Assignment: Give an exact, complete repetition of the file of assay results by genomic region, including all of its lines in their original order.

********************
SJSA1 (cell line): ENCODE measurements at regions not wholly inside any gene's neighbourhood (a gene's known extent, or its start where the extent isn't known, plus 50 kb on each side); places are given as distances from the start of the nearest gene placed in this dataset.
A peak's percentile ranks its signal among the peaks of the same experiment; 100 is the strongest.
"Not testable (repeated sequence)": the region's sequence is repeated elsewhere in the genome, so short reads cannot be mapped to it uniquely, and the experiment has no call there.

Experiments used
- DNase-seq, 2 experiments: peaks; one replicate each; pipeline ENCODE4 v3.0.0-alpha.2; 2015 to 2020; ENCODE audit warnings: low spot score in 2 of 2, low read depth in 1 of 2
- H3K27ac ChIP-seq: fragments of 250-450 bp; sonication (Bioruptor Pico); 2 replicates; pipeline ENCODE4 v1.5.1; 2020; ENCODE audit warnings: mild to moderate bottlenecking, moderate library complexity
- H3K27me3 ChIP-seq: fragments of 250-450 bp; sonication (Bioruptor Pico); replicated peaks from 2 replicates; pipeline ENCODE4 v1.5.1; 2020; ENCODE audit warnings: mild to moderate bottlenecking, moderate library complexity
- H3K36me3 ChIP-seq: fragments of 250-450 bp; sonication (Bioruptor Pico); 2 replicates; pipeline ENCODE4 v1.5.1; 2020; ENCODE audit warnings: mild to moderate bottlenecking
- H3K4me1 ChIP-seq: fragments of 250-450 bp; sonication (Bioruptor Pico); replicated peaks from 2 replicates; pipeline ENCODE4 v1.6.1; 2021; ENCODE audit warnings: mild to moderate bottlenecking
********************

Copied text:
SJSA1 (cell line): ENCODE measurements at regions not wholly inside any gene's neighbourhood (a gene's known extent, or its start where the extent isn't known, plus 50 kb on each side); places are given as distances from the start of the nearest gene placed in this dataset.
A peak's percentile ranks its signal among the peaks of the same experiment; 100 is the strongest.
"Not testable (repeated sequence)": the region's sequence is repeated elsewhere in the genome, so short reads cannot be mapped to it uniquely, and the experiment has no call there.

Experiments used
- DNase-seq, 2 experiments: peaks; one replicate each; pipeline ENCODE4 v3.0.0-alpha.2; 2015 to 2020; ENCODE audit warnings: low spot score in 2 of 2, low read depth in 1 of 2
- H3K27ac ChIP-seq: fragments of 250-450 bp; sonication (Bioruptor Pico); 2 replicates; pipeline ENCODE4 v1.5.1; 2020; ENCODE audit warnings: mild to moderate bottlenecking, moderate library complexity
- H3K27me3 ChIP-seq: fragments of 250-450 bp; sonication (Bioruptor Pico); replicated peaks from 2 replicates; pipeline ENCODE4 v1.5.1; 2020; ENCODE audit warnings: mild to moderate bottlenecking, moderate library complexity
- H3K36me3 ChIP-seq: fragments of 250-450 bp; sonication (Bioruptor Pico); 2 replicates; pipeline ENCODE4 v1.5.1; 2020; ENCODE audit warnings: mild to moderate bottlenecking
- H3K4me1 ChIP-seq: fragments of 250-450 bp; sonication (Bioruptor Pico); replicated peaks from 2 replicates; pipeline ENCODE4 v1.6.1; 2021; ENCODE audit warnings: mild to moderate bottlenecking